Cami is a highschool student, interested in sociology and writing.
Social Construct: (n) A concept or perception of something based on the collective views developed and maintained within a society or social group; a social phenomenon or convention originating within and cultivated by society or a particular social group, as opposed to existing inherently or naturally.
Once we understand what social constructs are (a concept that is not necessarily real but that a large group of people agreed on so it is perceived as real), we can see how they shape our lives. We humans have managed to create language, which is essential for, and has improved the way in which we interact with each other. We have also created gender, that stands for the roles, behaviours, etc. that society finds appropriate for each person to have according to their birth sexes.
It is important for us as a society to understand that we have the power to alter social constructs as we plase, and we could use them as a tool to improve instead of a dead weight that limits us to pre-existing concepts that do not apply to all of us.
Question E v e r y t h i n g That Doesn't Let You Be
While, as I have mentioned, not every social construct has a negative influence on most of us, there are a lot that can and have to be changed, updated.
For example, gender is a huge barrier that only prevents us from being our true selves. When we say "It's a girl!" and expect her to wear dresses, and like pink as well as boys. No, it won't hurt her to wear a dress. Yes, she may genuinely like pink. But if she chose a blue bedspread with boats, would you let her get it? What if your 3 year old boy wanted to wear lipstick?
When we really think about it, that 3 year old boy is hurting absolutely no one, and even if others someday mock him because of his choices, isn't it better to teach him how to stand up for and trust himself, instead of not letting him be?
We often accept the things that are imposed upon us without questioning them, without wondering if they are compatible with our best selves. It is a mistake many have tried to correct, from LGBTQ+ rights activists trying to tear down the wall that the social construct of love is to the many powerful women in the fashion industry that have said 'No' to the impossible beauty standards someone decided to impose upon us.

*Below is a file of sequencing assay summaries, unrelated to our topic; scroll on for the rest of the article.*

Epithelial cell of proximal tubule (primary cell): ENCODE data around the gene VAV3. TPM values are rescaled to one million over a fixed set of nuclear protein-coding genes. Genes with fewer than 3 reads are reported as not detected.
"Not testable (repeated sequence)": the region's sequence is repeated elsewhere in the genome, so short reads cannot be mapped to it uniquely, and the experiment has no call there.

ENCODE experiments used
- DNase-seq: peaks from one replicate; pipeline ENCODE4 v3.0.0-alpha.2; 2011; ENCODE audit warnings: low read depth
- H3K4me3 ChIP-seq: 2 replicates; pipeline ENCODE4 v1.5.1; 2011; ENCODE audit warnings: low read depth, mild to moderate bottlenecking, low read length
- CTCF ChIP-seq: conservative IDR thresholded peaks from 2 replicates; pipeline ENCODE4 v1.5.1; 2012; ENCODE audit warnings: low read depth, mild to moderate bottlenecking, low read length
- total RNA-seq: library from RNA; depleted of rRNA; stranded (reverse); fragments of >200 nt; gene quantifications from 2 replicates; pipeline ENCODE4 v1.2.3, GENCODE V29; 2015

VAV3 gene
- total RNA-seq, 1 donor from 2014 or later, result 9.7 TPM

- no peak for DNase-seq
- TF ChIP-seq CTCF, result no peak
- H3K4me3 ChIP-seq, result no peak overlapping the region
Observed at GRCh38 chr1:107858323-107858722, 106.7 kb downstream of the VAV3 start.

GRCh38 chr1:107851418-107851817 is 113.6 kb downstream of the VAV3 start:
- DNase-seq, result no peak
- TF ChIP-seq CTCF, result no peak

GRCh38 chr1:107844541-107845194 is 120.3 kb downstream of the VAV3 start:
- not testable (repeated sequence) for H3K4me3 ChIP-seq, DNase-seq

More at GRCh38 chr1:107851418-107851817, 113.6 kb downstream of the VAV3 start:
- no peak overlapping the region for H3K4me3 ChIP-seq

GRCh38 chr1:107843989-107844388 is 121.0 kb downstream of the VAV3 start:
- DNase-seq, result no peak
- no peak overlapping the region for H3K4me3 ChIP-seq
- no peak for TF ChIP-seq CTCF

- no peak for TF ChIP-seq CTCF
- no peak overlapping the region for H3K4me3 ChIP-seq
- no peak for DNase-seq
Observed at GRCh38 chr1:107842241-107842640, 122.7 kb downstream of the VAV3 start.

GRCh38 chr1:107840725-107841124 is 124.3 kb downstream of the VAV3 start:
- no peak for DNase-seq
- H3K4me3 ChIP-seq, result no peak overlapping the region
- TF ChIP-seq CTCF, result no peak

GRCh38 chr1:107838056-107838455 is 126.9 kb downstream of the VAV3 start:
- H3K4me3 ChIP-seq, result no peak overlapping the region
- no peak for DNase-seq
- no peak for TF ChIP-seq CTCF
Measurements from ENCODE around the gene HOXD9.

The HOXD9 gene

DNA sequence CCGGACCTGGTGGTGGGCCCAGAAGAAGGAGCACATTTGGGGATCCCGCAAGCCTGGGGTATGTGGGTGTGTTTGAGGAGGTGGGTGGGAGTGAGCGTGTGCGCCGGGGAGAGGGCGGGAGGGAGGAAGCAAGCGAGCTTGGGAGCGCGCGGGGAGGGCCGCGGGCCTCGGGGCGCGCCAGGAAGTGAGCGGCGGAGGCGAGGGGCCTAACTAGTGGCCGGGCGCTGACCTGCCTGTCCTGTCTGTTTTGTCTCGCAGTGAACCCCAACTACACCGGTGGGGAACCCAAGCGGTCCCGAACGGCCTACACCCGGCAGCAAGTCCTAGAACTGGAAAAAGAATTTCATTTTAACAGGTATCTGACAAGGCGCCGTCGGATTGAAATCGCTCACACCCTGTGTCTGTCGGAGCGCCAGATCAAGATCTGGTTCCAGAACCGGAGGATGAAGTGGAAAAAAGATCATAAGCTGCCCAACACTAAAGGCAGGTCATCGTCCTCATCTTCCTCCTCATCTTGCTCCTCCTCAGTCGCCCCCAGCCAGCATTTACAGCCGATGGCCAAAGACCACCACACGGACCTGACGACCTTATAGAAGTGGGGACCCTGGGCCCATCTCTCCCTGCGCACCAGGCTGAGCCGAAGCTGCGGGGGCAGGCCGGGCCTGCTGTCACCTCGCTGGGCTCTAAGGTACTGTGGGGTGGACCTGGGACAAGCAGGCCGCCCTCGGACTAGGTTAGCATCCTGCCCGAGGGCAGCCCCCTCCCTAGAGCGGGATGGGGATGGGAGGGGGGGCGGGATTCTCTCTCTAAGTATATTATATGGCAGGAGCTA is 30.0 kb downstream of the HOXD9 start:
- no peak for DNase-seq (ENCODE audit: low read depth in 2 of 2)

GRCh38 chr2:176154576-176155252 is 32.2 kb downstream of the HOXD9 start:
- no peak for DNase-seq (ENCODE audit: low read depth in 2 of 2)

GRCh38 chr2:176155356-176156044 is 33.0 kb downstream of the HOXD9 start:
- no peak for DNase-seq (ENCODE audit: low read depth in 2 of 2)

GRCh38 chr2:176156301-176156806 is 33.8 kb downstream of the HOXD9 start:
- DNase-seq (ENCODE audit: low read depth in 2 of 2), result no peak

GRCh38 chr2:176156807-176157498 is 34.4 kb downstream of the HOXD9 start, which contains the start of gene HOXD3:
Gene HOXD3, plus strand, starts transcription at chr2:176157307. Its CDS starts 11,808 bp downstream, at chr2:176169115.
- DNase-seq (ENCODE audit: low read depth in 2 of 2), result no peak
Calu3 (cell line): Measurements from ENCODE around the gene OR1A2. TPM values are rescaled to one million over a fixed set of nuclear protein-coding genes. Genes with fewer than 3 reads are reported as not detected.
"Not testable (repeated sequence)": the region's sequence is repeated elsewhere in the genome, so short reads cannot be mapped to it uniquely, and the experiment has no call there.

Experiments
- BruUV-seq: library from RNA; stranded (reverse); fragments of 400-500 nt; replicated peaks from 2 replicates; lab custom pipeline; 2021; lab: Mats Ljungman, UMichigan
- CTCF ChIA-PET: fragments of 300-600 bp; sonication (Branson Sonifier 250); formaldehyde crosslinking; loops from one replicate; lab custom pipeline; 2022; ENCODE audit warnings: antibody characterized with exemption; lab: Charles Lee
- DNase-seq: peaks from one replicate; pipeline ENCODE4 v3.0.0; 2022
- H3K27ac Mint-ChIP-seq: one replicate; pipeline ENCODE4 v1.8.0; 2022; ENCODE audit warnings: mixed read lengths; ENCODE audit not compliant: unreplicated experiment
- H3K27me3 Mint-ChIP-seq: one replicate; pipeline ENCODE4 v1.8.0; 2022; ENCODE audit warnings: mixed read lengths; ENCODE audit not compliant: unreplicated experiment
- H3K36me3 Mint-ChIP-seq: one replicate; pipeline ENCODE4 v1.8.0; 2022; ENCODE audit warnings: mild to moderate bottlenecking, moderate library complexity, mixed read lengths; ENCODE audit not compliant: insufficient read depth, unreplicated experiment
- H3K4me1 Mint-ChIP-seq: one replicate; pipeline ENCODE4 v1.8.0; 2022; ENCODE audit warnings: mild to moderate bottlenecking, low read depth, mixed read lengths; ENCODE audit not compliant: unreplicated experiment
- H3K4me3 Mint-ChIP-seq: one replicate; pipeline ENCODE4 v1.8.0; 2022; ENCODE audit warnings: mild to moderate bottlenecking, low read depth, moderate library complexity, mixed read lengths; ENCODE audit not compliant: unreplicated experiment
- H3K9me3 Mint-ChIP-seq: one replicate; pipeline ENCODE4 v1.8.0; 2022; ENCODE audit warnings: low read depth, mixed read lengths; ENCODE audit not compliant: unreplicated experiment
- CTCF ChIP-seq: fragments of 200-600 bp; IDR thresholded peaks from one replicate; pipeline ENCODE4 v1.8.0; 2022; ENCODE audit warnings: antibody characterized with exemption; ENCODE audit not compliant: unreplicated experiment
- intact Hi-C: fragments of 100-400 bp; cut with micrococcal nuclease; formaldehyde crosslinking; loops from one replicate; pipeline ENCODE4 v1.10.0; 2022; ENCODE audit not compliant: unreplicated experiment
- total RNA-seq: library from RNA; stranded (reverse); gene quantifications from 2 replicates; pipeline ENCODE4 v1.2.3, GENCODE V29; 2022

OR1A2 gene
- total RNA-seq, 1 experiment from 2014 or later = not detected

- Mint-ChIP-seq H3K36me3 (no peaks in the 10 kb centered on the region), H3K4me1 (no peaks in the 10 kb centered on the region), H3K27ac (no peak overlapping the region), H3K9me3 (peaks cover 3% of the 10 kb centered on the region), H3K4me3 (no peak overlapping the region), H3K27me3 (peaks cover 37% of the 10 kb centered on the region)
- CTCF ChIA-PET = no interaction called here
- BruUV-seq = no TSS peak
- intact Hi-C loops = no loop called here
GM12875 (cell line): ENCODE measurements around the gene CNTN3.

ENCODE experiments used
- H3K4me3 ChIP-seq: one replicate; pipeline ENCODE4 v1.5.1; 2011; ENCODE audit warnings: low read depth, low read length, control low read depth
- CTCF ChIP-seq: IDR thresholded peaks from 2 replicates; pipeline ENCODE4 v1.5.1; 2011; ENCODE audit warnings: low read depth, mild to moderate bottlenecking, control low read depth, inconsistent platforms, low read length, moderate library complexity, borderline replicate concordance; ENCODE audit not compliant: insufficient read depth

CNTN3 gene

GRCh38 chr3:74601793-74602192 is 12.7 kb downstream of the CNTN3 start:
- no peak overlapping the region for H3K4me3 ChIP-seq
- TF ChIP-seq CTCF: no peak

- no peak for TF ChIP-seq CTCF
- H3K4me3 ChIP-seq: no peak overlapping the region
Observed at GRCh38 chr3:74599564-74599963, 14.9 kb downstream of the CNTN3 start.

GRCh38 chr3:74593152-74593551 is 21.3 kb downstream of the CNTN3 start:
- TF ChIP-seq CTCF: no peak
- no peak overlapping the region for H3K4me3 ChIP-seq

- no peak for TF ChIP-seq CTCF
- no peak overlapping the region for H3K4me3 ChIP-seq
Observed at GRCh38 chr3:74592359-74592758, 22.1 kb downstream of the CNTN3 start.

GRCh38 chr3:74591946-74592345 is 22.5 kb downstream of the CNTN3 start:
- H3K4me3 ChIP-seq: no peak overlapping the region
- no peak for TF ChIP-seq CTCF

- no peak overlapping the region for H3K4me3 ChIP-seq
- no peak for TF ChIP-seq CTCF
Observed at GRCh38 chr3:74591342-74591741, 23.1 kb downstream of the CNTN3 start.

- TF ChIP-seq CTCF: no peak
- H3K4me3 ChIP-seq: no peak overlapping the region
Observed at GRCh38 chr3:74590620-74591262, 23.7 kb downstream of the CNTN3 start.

We do not need these rules. Girls do not have to wear pink, boys do not have to be tough, everyone deserves their rights to be respected, everyone deserves to love as well as be loved.
"We may not be responsible for the world that created our minds, but we can take responsibility for the mind with which we create our world."
— Gabor Maté
Not Everything Is Lost
We can change the rules, because we have created them. We can raise our children to be whoever they want to be, and we can start raising ourselves to live and let live.
Everyone has the power to change things, and it starts in our own minds. I'm not saying all of you reading this should radically change the way you live, but never again should you let society decide for you what you do with your life.
We can improve social constructs into a positive ally of the human race, rules that dictate us to love each other instead of going to war with one another.
We can tear down everything negative in our world, simply because we have put it together. We can cross out the words that make a gay man God's enemy and keep the words that say "Love is patient, love is kind. ... It does not dishonor others, it is not self-seeking, it is not easily angered, it keeps no record of wrongs. ... It always protects, always trusts, always hopes, always perseveres. Love never fails.".
We have the power to alter all religions and make them solely positive.
We have the power to alter all our lives and make them solely positive.
I'll end with a quote by the beautiful Janelle Monáe at the Grammys this year:
"Just as we have the power to shape culture,
we also have the power to undue the culture that serves us wrong."
© 2018 Cami